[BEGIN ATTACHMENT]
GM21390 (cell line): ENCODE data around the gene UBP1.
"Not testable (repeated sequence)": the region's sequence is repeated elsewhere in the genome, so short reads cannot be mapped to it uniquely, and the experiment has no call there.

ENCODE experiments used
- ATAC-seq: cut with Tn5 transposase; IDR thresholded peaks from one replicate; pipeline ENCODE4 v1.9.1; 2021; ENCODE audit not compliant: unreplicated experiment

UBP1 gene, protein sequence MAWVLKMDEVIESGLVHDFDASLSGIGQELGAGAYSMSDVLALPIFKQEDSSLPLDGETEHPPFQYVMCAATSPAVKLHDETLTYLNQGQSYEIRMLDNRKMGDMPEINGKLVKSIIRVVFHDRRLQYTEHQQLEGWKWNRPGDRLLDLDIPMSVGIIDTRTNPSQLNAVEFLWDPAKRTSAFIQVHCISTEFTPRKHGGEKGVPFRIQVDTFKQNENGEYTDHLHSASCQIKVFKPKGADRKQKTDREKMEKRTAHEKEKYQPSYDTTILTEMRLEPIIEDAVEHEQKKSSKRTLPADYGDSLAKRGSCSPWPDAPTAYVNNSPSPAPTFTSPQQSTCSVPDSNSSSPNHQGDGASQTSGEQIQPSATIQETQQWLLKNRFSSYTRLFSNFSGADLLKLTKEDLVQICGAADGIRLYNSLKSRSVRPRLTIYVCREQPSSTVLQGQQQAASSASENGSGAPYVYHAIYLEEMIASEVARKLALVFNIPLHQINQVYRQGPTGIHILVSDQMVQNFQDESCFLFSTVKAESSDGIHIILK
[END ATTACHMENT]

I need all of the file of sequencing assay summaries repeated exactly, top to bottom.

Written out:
GM21390 (cell line): ENCODE data around the gene UBP1.
"Not testable (repeated sequence)": the region's sequence is repeated elsewhere in the genome, so short reads cannot be mapped to it uniquely, and the experiment has no call there.

ENCODE experiments used
- ATAC-seq: cut with Tn5 transposase; IDR thresholded peaks from one replicate; pipeline ENCODE4 v1.9.1; 2021; ENCODE audit not compliant: unreplicated experiment

UBP1 gene, protein sequence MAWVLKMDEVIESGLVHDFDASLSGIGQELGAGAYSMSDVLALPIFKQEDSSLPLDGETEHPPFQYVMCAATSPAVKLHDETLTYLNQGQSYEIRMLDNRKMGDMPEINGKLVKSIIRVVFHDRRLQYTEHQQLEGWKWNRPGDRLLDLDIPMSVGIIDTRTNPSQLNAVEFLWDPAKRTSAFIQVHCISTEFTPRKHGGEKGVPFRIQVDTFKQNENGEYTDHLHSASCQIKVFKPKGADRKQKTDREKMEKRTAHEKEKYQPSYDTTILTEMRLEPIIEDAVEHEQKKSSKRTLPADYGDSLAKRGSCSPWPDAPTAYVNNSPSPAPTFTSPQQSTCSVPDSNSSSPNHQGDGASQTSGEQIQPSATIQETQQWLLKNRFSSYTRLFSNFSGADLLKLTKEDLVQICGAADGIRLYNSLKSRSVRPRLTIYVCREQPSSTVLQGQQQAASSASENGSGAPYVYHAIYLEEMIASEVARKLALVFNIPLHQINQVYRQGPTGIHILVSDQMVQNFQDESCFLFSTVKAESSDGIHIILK